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New Global Strike Systems Create Serious Problems for Russia

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The current confidence-building and arms limitation measures are less effective for resolving the problems caused by the conventional prompt global strike systems being developed by the United States.
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On Tuesday, October 22, senior associate at the Carnegie Endowment’s Nuclear Policy Program James M. Acton met with Russian journalists and military experts to discuss the conventional prompt global strike systems (CPGS), which the United States has been working on for more than a decade now. The participants discussed the potential risks that these new systems’ deployment could create. One of the participants in the discussion was chair of the Carnegie Moscow Center’s Nonproliferation Program Alexei Arbatov.

The new global strike systems create problems for Russia. What are the causes of Russia’s concerns?

The U.S. boost-glide systems are creating the threat of an essentially sudden strike. Satellites might detect the launch of a ballistic booster, but Russian radars would then detect the vehicle just before it strikes the target. In this context, it is not so important whether the warhead is nuclear or conventional. In any case, Russian specialists would act on the assumption that the vehicles are armed with nuclear warheads.

Today, as in the past, it is implied that a massive launch of ballistic missiles by one side would invoke the possibility of a launch-on-warning by the other side. It is not so important in the current context just how realistic this concept actually is. What matters is that it works as a deterrent. But if boost-glide vehicles are launched, radars would confirm satellite signals too late for a launch-on-warning. The other option would be to start a launch-on-warning based on the satellite signal, but this would create a tremendous risk of triggering nuclear war upon a false alarm. This represents the first danger if the new systems are deployed in large numbers (many hundreds of units).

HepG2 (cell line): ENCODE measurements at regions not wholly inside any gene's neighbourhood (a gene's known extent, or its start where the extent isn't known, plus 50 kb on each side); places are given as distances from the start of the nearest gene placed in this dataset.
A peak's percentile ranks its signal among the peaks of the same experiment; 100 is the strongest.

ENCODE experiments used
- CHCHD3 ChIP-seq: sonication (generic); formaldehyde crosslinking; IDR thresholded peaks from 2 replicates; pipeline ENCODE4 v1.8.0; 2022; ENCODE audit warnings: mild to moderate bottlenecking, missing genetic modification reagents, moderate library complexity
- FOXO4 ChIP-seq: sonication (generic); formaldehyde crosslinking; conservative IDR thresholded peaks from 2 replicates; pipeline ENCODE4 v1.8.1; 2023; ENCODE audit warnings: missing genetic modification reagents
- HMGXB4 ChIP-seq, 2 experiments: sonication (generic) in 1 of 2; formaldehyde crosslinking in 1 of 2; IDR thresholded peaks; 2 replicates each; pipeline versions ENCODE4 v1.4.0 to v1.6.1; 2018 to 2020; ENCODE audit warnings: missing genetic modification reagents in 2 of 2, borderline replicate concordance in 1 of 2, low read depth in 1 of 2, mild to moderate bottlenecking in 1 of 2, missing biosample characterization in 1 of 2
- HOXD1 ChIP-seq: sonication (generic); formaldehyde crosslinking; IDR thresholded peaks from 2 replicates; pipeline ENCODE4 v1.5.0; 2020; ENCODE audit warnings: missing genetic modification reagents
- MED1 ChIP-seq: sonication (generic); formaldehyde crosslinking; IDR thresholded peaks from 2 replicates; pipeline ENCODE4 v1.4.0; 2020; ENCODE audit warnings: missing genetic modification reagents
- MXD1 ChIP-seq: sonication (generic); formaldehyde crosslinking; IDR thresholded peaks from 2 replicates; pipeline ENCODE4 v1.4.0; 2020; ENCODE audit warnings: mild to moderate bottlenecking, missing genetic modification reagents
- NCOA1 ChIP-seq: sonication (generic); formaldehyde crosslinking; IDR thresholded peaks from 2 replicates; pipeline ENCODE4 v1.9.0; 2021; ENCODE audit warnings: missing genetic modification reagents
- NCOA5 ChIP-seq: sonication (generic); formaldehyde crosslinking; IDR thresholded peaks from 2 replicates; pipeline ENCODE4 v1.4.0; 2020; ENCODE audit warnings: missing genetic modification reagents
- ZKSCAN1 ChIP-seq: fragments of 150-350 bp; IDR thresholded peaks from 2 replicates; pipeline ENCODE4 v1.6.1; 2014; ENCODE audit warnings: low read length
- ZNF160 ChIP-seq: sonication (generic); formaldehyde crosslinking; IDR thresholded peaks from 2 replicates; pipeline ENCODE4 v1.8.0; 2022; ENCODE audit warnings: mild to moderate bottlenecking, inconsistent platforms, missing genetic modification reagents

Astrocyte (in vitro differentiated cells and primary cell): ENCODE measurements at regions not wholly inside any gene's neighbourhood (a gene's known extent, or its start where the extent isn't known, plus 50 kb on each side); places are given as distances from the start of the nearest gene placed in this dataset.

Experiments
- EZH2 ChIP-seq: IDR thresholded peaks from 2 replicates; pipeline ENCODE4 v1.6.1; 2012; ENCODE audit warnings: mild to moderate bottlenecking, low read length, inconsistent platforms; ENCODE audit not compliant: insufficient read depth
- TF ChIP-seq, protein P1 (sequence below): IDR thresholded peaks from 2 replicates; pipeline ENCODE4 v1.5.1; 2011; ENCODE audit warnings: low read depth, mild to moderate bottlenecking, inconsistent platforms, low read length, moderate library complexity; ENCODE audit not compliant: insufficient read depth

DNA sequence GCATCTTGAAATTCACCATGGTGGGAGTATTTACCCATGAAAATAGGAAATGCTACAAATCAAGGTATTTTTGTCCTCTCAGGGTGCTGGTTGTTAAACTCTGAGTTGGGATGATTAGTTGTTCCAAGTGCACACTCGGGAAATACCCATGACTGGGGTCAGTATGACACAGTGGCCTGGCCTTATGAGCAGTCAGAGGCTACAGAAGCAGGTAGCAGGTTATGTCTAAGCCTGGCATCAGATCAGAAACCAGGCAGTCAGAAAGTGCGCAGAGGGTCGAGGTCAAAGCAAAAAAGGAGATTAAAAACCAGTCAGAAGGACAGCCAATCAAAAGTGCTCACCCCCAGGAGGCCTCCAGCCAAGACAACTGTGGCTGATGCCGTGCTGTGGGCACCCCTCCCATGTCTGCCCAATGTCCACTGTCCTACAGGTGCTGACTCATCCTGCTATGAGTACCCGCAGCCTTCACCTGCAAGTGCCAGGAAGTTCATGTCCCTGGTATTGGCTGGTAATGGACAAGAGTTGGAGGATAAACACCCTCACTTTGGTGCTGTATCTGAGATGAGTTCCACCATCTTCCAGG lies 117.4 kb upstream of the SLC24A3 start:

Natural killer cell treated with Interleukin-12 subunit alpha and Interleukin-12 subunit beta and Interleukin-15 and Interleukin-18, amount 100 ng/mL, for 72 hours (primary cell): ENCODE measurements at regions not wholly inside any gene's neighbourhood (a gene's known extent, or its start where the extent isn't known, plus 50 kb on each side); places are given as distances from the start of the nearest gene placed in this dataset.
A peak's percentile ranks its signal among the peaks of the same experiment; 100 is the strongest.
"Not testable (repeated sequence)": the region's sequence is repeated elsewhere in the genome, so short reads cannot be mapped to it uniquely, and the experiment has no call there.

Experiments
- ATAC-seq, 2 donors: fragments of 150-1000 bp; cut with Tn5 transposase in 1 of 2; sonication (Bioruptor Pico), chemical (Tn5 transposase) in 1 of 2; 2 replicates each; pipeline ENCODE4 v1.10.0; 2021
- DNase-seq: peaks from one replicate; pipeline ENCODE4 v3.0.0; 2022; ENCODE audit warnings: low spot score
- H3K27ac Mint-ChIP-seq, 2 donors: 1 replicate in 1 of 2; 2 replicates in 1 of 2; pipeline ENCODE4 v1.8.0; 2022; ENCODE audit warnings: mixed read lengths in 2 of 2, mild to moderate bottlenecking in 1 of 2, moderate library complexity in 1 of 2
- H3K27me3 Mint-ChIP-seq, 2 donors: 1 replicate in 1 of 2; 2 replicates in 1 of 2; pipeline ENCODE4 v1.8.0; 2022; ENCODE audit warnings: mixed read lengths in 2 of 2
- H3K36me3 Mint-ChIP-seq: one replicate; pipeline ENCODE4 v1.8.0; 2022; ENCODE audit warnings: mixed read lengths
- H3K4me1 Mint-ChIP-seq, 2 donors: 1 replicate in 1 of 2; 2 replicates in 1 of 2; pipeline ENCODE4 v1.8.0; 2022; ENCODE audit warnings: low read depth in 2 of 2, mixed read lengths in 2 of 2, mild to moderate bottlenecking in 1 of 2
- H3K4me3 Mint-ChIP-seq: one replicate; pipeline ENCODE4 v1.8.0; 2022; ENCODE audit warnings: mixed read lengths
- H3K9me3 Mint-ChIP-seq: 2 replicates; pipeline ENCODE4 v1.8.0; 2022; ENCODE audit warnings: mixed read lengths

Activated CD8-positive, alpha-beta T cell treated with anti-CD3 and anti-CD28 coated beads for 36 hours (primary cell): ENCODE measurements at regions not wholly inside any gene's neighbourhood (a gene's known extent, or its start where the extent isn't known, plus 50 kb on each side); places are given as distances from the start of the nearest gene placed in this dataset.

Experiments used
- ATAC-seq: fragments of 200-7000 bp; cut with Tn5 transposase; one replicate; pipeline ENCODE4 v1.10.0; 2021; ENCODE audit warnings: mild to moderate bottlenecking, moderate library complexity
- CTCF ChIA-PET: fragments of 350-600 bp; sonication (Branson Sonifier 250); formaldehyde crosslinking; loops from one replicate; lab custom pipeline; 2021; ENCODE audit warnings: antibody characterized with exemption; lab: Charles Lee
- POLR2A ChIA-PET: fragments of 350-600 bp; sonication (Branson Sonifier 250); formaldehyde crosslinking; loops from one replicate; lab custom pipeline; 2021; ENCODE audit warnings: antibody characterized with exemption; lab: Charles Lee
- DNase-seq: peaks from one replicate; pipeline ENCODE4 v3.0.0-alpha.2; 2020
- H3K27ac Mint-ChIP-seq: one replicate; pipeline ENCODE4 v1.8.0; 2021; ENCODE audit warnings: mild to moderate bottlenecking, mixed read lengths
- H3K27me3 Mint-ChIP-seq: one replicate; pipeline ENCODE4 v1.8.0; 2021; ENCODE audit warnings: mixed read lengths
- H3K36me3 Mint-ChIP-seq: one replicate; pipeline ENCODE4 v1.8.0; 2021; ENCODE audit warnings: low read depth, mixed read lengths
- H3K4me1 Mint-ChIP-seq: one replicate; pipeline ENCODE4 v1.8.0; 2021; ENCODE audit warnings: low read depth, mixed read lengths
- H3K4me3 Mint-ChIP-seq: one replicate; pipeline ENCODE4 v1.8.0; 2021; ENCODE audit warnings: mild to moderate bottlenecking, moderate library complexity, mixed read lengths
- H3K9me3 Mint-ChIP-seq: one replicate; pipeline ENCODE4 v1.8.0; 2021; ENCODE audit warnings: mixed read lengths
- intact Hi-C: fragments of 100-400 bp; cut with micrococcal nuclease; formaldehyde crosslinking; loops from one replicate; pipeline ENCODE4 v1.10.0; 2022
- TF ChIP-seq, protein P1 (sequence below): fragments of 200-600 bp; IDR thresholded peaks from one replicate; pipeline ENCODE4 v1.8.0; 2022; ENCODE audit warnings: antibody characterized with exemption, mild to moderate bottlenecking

The second problem is what response Russia should make in the event of a mass disarming strike against it with precision-guided conventional weapons. Delivery vehicle speed is not so important here, although delivery vehicles operating at subsonic speeds are easier to intercept by an air defense system. Would nuclear weapons be used for a retaliatory strike? This is the biggest strategic issue worrying Russian analysts at present. After all, it is logical to respond to a nuclear attack with a nuclear strike. This is the logic deterrence rests on. But in the new situation, a serious dilemma arises: does one decide to respond to a conventional strike, not having such a great collateral damage, with a nuclear retaliation, and then have the aggressor launch a devastating nuclear strike using with the remaining nuclear forces? Or is it more appropriate not to retaliate and to loose one’s nuclear forces that would be destroyed by the adversary’s conventional strike?